Fallen Leaders

Robert King Stone - Assassination of President Abraham Lincoln, 1865

On April 14, 1865, at approximately 10:20 p.m., John Wilkes Booth, a prominent American actor, snuck up behind President Abraham Lincoln as he watched a play at Ford’s Theater, and shot him in the back of the head at point-blank range. The President was carried across the street to a private home where he died early the following morning. Booth, pursued by Union soldiers for twelve days through southern Maryland and Virginia, died of a gunshot wound on April 26 after refusing to surrender to Federal troops.

The murder of President Lincoln was part of a larger conspiracy that included a simultaneous attack on Secretary of State William H. Seward and the possible targeting of Vice President Andrew Johnson. Assuming the Presidency after Lincoln’s death, President Johnson considered the crime a military one, and he ordered that the eight accused conspirators be tried before a military commission. Dr. Robert King Stone, the Lincoln family physician, was one of 350 witnesses who testified during the course of the proceedings. His testimony is shown here.

Statement of Dr. Robert King Stone, President Lincolnís family physician, May 16, 1865, page 43a

The eight accused conspirators were tried before a military tribunal that convened at the old penitentiary on the grounds of the Washington Arsenal, the site presently occupied by Fort McNair. Court reporters took down verbatim the testimony of each witness in shorthand. This document is a transcription of Dr. Stone’s testimony, as recorded by the court reporters.

Of the fourteen doctors who attended President Lincoln on the night of his assassination, Dr. Stone is the only one who presented testimony on the President’s condition.

National Archives, Records of the Office of the Judge Advocate General (Army)

Excerpt:

“I was sent for by Mrs. Lincoln immediately after the assassination. I arrived there in a very few moments. . . . [I] found that the President had been removed from the theatre to the house of a gentleman living directly opposite the theatre, had been carried into the back room of the residence, and was there placed upon a bed. I found a number of gentlemen, citizens, around him. . . .”

—From Dr. Stone’s testimony

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Statement of Dr. Robert King Stone, President Lincolnís family physician, May 16, 1865, page 44a

The eight accused conspirators were tried before a military tribunal that convened at the old penitentiary on the grounds of the Washington Arsenal, the site presently occupied by Fort McNair. Court reporters took down verbatim the testimony of each witness in shorthand. This document is a transcription of Dr. Stone’s testimony, as recorded by the court reporters.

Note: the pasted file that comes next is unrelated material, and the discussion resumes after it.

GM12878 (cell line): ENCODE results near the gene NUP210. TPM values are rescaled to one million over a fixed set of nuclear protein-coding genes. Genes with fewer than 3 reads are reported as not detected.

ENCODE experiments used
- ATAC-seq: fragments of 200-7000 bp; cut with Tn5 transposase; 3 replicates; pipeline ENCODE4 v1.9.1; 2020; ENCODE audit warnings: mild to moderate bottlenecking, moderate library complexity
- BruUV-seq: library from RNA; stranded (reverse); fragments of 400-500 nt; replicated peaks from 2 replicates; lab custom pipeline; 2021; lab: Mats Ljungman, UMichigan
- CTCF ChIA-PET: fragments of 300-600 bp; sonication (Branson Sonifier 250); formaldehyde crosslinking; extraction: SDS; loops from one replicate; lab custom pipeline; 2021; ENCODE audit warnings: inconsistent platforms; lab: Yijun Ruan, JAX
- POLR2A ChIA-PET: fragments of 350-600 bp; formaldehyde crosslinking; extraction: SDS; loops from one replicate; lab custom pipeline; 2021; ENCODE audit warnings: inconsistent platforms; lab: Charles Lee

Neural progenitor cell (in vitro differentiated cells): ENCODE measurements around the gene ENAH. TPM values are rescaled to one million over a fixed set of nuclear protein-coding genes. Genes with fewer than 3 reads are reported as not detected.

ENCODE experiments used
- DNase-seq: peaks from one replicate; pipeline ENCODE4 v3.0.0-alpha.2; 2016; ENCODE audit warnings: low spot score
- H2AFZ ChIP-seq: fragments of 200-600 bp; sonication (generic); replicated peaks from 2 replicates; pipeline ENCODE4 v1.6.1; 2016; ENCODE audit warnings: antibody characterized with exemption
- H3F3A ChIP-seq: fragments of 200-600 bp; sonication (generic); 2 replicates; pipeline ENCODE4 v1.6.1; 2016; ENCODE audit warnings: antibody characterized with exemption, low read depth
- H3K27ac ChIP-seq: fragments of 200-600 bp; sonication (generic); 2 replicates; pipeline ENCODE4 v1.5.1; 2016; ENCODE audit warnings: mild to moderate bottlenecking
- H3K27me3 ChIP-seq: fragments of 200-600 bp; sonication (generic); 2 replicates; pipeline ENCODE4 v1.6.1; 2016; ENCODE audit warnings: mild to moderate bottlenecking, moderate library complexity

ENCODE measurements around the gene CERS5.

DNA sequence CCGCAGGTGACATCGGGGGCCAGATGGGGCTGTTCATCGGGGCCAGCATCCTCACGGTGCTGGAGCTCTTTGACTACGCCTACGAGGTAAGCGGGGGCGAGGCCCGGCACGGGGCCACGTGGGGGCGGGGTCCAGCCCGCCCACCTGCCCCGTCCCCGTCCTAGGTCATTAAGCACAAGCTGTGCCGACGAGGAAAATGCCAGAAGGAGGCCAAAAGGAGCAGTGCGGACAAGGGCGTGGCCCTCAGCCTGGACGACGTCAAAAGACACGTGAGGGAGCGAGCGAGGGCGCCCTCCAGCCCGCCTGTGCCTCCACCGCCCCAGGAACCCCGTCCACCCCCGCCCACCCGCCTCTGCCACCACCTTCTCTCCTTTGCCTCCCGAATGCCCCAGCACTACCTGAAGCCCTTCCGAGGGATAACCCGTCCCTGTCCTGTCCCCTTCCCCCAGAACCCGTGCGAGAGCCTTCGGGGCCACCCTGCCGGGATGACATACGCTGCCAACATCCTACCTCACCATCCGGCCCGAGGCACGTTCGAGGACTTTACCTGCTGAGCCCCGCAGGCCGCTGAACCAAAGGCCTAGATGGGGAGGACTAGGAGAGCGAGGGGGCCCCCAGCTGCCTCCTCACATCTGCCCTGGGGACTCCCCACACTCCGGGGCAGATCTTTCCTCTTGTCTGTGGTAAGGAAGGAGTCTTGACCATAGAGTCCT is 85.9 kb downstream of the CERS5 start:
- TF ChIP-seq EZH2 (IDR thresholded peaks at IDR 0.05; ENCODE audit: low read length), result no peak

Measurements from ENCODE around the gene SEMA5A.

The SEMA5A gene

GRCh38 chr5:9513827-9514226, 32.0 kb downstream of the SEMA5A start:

Of the fourteen doctors who attended President Lincoln on the night of his assassination, Dr. Stone is the only one who presented testimony on the President’s condition.

National Archives, Records of the Office of the Judge Advocate General (Army)

Excerpt:

“I proceeded then to examine him, and instantly found that the President had received a gun shot wound in the back part of the left side of his head, into which I carried immediately my finger. I at once informed those around that the case was a hopeless one; that the President would die; that there was no positive limit to the duration of his life, that his vital tenacity was very strong, and he would resist as long as any man could, but that death certainly would soon close the scene.”

—From Dr. Stone’s testimony

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Statement of Dr. Robert King Stone, President Lincolnís family physician, May 16, 1865, page 45a

The eight accused conspirators were tried before a military tribunal that convened at the old penitentiary on the grounds of the Washington Arsenal, the site presently occupied by Fort McNair. Court reporters took down verbatim the testimony of each witness in shorthand. This document is a transcription of Dr. Stone’s testimony, as recorded by the court reporters.

Of the fourteen doctors who attended President Lincoln on the night of his assassination, Dr. Stone is the only one who presented testimony on the President’s condition.

National Archives, Records of the Office of the Judge Advocate General (Army)

Excerpt:

“I remained with him doing whatever was in my power, assisted by my friends, to aid him, but of course, nothing could be done, and he died the next morning at about halfpast seven o’clock. . . .”

—From Dr. Stone’s testimony

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Abraham Lincoln, photograph from the Mathew Brady Collection, ca. 1861Ė65

National Archives, Records of the Office of the Chief Signal Officer [111-B-3658]

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President Lincolnís deathbed, photograph by Julius Ulke, April 15, 1865

Six men carried the President across the street to the back bedroom of a house owned by William Petersen. There the doctors monitored his breathing and vital signs throughout the night. All of the doctors in attendance were convinced that the wound was fatal.

Only Mrs. Lincoln, stunned and inconsolable, clung to hope for his recovery. The President died the following morning at 7:22 a.m.

Julius Ulke, who was a boarder at the house where Lincoln died, took this photograph shortly after the President’s body was removed.

Courtesy of Chicago History Museum [ICHi-11209], Chicago, Illinois

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Dr. Robert King Stone, photograph from the Mathew Brady Collection, ca. 1861Ė65

National Archives, Records of the Office of the Chief Signal Officer [111-B-5927]

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